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I developed this blog to answer any lingering questions or curiosities my readers might have about this book or the inspiration behind it.

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16 May 2011

Minors in the Regency

The following is a crossover post from my author blog. It was originally posted March 29, 2009.  

Good grief! There is a reason I never considered becoming a lawyer. I hate law books. 

Legal age of adulthood in Regency England: I've heard 21 or 25, male or female; I've heard 21 for men; 25 for women. Everyone seems to have a different idea. 

If I understand A Compendious and Comprehensive Law Dictionary By Thomas Walter Williams (1816) correctly, the legal age of adulthood was 21, male or female. At 21, a person was old enough, by law, to marry without parental consent. They were also allowed to do whatever they want with whatever unentailed properties they owned. This seems to be true of women, but somewhere I read that women never got the total freedom with their property that men did. I'll be looking into this some more...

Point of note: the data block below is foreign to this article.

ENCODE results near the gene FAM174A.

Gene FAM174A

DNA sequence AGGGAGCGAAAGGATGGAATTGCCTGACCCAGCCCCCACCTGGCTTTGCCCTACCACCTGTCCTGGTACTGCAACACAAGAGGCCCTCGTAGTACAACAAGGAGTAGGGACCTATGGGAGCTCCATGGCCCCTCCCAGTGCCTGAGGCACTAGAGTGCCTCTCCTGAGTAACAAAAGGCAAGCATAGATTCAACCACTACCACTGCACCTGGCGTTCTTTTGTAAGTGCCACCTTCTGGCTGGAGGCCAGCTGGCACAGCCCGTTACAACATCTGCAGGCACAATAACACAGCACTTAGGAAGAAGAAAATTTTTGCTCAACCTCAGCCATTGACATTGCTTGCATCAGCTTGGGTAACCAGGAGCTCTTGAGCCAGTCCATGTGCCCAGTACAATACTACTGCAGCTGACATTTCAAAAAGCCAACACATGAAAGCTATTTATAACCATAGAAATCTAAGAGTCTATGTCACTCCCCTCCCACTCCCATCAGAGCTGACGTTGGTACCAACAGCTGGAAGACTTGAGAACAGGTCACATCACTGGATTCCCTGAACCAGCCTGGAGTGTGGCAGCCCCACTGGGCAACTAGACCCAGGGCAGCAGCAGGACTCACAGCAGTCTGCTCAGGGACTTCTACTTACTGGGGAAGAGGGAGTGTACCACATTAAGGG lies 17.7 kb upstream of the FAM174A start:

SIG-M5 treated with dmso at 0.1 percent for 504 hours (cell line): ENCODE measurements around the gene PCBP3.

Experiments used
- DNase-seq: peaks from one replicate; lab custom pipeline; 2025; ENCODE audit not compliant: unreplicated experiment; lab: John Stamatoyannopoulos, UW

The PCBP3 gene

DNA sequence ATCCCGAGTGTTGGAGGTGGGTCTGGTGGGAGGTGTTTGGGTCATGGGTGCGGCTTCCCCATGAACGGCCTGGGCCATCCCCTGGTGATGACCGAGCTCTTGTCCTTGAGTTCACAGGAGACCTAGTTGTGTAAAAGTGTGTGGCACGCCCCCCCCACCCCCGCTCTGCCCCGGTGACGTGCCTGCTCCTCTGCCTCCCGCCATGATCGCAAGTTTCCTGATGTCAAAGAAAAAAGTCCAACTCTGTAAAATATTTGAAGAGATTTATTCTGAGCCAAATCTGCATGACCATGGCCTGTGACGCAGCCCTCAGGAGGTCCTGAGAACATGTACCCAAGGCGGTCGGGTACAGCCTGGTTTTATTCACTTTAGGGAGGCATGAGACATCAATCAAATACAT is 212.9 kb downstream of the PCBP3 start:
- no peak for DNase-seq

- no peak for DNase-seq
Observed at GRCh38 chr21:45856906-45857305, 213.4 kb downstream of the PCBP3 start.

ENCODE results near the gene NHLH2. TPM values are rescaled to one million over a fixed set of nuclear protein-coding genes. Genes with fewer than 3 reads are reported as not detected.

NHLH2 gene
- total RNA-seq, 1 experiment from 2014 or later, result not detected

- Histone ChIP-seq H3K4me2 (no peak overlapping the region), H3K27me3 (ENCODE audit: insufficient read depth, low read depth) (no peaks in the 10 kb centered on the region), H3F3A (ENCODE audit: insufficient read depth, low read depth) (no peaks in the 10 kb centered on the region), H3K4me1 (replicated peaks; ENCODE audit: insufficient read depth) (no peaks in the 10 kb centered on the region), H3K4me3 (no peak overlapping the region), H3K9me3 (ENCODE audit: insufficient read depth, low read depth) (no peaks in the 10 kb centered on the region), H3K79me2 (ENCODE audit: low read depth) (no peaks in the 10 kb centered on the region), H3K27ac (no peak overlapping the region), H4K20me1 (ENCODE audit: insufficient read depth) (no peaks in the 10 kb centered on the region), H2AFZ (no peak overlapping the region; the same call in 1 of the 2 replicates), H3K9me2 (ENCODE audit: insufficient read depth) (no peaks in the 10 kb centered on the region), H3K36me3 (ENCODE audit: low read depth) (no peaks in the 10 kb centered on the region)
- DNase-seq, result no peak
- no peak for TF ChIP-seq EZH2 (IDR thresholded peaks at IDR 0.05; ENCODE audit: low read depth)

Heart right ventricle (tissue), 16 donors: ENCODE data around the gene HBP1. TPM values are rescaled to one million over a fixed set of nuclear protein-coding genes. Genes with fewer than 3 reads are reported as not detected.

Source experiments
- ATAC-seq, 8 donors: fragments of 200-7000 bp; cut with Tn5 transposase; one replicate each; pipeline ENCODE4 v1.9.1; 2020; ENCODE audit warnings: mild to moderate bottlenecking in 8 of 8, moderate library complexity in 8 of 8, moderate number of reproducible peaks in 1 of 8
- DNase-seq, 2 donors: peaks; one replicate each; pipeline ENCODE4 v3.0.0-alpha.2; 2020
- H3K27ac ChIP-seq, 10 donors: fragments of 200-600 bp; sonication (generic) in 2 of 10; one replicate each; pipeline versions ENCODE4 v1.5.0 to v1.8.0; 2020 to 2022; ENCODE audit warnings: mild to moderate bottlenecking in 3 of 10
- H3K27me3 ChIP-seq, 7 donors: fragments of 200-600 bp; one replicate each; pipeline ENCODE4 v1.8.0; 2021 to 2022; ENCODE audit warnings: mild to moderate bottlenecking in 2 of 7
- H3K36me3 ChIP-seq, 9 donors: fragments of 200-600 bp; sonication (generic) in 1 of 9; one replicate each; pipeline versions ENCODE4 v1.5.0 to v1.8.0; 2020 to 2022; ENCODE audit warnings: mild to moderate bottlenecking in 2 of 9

If I got this wrong, feel free to correct me. 

Why I decided to re-post this here

This has something to do with Betrayal insomuch as the heroine is under 21. Thus, she is a minor under the law. Her guardian, in this case her uncle, would have power over her money as well as who and when she'd marry. 

And despite the popularity of such a storyline, running off to Gretna Green would have done no good. Under the law, her uncle would have been able to dissolve the union. 

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